When I was in my early twenties I loved historical novels, and it’s a surprise to me still that for many years I stopped reading them. I was particularly addicted to those with a dual time frame, devouring Lyndsay Clarke’s The Chymical Wedding and the undeniably trashy but compelling Lady of Hay by Barbara Erskine. But maybe the rot set in with A. S. Byatt’s Possession. I was warmly appreciative of the story’s intentions, but I confess I skipped all those screeds of mock-19th century epic verse. In the same way that science fiction can become unwieldy, labouring under the necessity of explaining a whole other world, so I feared that some historical novels become weighty and slow with descriptions of the hardship, the poverty, the inequalities or the delicious exoticness of another era, to the extent of ending up a self-indulgent chunkster. Or else history became the excuse for a cartoon, or a bodice-ripping romance (not that Lady of Hay escapes this critique exactly, it’s just that it submits to the cliché with such joyful abandon). It wasn’t until I read Sarah Waters’ Fingersmith that I remembered how possible it was to use the past constructively, playfully and extravagantly in a way that seemed just right.
Happily it was with Sarah Waters rather than A. S. Byatt in mind that I read Emma Darwin’s The Mathematics of Love. This is another dual narrative, intertwining the stories of Stephen Fairhurst, an ex-soldier who left more than half a leg behind him at the battle of Waterloo and is trying to rebuild his life at Kersey, the family house he has recently inherited, and Anna Ware, a dissolute if intelligent teenager who has been packed off by her neglectful mother to spend the heatwave summer of 1976 at the same Kersey residence, now a run-down school that houses her uncle, her mentally unstable grandmother and a small, disturbed child called Cecil. What makes this such an impressive debut novel is the quality of the two distinct voices that Emma Darwin manipulates. Stephen’s gallant, formal, dignified voice is an elegant performance of 19th century ventriloquism, and Anna’s bruised but vulnerably open mix of longing and offhand cynicism is every bit as convincing. Whilst it is amazing that both can have been through so much and yet remain such sympathetic and endearing characters, their voices persuade us implicitly that it is passion that keeps the human spirit vital. Stephen’s trajectory in the narrative will involve a return to his own battle-torn past to say goodbye to a woman he loved beyond measure; only this way will he be able to love and fully engage with his life again. For Anna, her stay at Kersey will be a journey through the looking glass into the worlds of representation and desire, when the kindly couple who live nearby, Theo and Eva, introduce her to the world of photography, and a great deal more besides. Both Anna and Stephen are damaged people, physically and emotionally, having seen too much and been disillusioned by mankind in general, and the narrative obliges us to confront the sheer ugliness of what human beings can do to one another in love and in war. In a third voice that arises only briefly at the end of each chapter, we are presented with scenes from Stephen’s soldiering days that were certainly at the limit point of my reading capacity, so violent and repulsive were they in their depiction of the army in times of play, battle and self-discipline. But both of them are in some ways rescued by the alternative perspective of art; Anna through her introduction to photography and Stephen through his growing friendship with the artist Lucy Durward. The couples of Anna and Theo, Stephen and Lucy, seemed to me to represent the necessary intermarriage of art and reality, each partner needing the other to be complete, each able to supply the other with the perspective they require, in the same way that the past and the present speak to one another in an ongoing dialogue of comfort and support, if we can but tune in to it.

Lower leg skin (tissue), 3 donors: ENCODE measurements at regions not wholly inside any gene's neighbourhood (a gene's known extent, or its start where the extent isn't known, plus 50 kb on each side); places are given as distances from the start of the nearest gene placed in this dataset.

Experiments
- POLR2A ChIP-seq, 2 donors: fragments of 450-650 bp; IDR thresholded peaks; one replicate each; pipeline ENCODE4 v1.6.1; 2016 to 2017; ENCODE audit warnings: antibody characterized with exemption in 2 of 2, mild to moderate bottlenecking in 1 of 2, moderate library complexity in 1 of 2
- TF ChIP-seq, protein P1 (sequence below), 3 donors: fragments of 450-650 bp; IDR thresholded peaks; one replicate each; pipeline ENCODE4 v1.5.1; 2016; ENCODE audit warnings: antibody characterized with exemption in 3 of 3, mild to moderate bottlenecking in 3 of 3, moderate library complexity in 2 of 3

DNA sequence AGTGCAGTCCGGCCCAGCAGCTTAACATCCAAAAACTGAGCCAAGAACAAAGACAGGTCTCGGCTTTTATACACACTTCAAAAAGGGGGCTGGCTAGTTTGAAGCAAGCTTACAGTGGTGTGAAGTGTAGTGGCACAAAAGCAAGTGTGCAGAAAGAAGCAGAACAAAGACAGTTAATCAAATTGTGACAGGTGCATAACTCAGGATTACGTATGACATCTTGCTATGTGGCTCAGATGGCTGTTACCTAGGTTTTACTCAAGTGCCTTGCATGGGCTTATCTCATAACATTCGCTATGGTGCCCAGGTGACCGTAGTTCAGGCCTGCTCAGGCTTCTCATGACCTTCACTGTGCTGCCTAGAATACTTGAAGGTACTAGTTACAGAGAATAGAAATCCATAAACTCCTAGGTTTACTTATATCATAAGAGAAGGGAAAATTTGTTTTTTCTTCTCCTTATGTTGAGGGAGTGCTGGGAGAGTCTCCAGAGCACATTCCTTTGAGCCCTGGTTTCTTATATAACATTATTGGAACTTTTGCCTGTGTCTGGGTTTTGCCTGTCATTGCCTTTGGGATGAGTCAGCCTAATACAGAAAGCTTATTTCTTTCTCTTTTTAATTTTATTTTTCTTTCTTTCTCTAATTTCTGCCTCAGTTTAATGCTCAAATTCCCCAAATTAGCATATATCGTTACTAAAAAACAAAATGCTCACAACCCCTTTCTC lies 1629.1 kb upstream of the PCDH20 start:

Art becomes the medium of a ghostly exchange between the two narrative strands. Anna is given a stash of letters by a local museum curator that were written by Stephen to Lucy and that have survived into the present day. A shadowy figure standing at the windows of the hall in one of her photographs makes Anna wonder whether Stephen’s presence lingers on, and a final daguerreotype reveals to her the end of his story. But the artistry of the novel is the place where the past and present truly intermingle. Relationships repeat, emotions echo one another across time and space, the shades of past and present reach out in mutual appeal, suturing the two strands of the story together with large, unformed stitches. Nothing is stated bluntly in this narrative, but the reverberations and repeated patterns suggest a mathematics of love in which strange equations are gradually solved with the passage of time. The very concept of the mathematics of love is left unexplained, but the two love stories seem to suggest that every relationship is a matter of balance, with as much given as taken away in the final reckoning, with the traces of the relationships of the past – not least in the form of children – as a recurring remainder stretching out through time. It was this aspect of the novel, the hardest one to talk about because it is so subtle and yet so bewitchingly present in the gaps and corners of the narrative, that I most appreciated. But overall this is a wonderful read, powerful and vibrant and exquisitely written, particularly in the sections in which Anna discovers the miracles of photography and Stephen gives way to the story of his lost love. I think Emma Darwin has a new novel out already and I will certainly be looking out for it; she’s a talent to watch (and she also has a fantastic writing blog here).